In all other respects I am progressing brilliantly.  I can now walk and run, though exercise does tire me out quickly.  My manual dexterity and senses of touch and smell are over ninety percent returned to their former levels.  I feel great.  I haven’t had a moment’s depression or any feelings of doubt or inadequacy since my first conjoining.  My emotions seem to be mostly happy and contented; misery has disappeared from the range of emotions I feel.  Melancholy, my almost constant former friend has waved goodbye, it has got on a train and departed, forever I hope.  Though I can of course rerun those dark, dismal days whenever I fancy – I do occasionally, in fast-forward mode, my brain skims in and tastes the discordant broth I stewed in for so long.  But the taste does not linger, it is gone as quickly as I had summoned it up, and I return to my slightly euphoric but ultimately contented self.

I have even requested and received a session of syn, and I can tell you that all my equipment is working very satisfactorily indeed.  It was actually a bit weird being able to experience those incredible sensations at the same time as analysing and recording the minutiae of every wave of pleasure completely simultaneously.  Having recorded the memory perfectly I can replay it with all the accompanying sensations whenever I want, without the cumbersome syn tube, and helmet.  So, even the problem of sex being very ephemeral is now dispensed with.  It is still ephemeral, (wasn’t it ever) but the crystal clear memory can be recalled instantly, and the experience is the same.  Ephemeral or not, it is quite sensational; every graze of moist lips, every fingertip touch, every sticky taste is there, bright and clear as holo-tv, only I can slow it down, or speed it up, rewind and experience those few pre-orgasmic seconds time and again.  I have in fact become a veritable sex-machine myself.   If I were using simple terms I might say it was mind-blowing, though of course my mind is never blown, and not yet even full-blown either.  That was another joke by the way, just in case you were wondering.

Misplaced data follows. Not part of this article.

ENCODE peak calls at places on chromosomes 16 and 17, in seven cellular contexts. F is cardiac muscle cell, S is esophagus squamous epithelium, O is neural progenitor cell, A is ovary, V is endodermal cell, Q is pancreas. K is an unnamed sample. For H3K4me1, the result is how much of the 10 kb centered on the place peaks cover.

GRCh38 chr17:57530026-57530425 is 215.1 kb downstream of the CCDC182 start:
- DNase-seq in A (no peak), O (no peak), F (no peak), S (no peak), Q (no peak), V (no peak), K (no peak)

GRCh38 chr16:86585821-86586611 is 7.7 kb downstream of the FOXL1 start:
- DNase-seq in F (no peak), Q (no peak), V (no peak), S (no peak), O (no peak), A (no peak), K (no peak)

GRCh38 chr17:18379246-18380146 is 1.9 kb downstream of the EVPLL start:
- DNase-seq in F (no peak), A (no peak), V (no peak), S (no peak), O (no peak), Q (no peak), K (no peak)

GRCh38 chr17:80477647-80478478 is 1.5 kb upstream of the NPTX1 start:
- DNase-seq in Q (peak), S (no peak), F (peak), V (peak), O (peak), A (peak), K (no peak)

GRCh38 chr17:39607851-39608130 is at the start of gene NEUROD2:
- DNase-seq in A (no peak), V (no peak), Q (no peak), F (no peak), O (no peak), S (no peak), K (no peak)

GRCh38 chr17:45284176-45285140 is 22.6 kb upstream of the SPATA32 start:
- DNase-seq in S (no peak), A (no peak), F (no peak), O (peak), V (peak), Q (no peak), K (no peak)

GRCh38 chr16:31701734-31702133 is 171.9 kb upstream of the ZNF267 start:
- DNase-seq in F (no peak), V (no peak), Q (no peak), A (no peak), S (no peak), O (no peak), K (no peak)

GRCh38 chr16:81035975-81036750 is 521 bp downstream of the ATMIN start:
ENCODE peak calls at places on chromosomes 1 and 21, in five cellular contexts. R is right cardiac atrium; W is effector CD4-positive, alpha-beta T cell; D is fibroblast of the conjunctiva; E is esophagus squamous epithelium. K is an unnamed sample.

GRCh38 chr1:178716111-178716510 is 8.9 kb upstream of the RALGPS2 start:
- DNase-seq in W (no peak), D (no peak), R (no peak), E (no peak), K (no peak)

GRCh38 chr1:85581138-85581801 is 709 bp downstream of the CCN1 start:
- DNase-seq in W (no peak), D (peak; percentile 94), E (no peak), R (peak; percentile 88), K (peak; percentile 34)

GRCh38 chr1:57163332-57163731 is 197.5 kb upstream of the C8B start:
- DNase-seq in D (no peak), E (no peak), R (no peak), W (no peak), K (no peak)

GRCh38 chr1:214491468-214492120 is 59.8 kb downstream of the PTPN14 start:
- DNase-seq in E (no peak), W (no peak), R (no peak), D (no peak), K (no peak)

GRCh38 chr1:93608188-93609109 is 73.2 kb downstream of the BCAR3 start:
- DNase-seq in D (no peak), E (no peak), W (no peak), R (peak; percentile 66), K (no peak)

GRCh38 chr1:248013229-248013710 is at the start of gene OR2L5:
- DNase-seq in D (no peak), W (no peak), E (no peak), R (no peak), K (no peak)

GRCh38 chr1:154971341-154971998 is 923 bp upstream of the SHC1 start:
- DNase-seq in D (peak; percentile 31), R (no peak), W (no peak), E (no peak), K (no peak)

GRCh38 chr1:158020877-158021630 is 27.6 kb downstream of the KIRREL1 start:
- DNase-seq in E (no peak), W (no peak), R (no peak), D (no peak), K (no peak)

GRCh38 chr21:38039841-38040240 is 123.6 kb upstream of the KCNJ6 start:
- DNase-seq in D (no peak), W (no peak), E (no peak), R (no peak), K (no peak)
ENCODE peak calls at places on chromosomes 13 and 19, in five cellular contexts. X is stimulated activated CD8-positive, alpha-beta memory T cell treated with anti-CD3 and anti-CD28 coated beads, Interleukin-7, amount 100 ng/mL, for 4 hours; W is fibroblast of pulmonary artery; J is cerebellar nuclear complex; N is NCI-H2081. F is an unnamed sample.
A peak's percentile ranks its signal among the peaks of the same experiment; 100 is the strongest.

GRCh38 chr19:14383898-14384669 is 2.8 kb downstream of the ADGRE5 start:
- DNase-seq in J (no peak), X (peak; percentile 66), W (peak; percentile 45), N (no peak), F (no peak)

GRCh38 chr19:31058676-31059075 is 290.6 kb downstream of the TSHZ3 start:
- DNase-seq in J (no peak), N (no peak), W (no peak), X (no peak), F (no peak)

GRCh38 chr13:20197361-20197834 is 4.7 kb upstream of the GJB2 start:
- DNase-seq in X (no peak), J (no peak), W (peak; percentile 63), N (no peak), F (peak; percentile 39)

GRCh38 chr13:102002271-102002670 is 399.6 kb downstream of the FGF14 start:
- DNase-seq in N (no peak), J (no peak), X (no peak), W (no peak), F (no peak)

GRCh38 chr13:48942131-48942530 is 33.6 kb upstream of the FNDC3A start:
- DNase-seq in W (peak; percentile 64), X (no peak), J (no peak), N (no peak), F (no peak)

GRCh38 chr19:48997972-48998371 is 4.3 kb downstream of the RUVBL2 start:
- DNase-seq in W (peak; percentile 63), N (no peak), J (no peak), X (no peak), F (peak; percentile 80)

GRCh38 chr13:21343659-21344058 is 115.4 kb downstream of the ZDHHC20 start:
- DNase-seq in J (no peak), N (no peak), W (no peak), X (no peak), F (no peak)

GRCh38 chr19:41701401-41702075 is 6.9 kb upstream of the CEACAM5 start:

The Trouble With Capitalism

Thursday 9th June

Capitalism is based on greed, that most corrosive and destructive of human emotions.  Over the years various Governments in different countries have tried to regulate or moderate it; with little success.  In my book ‘2066 – a personal memoir’ I imagined a future where, with every financial transaction recorded and checked by Government computers (and the replacement of money with cred), Capitalism could finally be tamed; they would be allowed to make a certain level of profit but would have to employ people, even though computers could do the job better, and would have to continually plough back most of the profit into improvements in their factories or offices.  A pipedream I am afraid, but not impossible  – if we wanted it.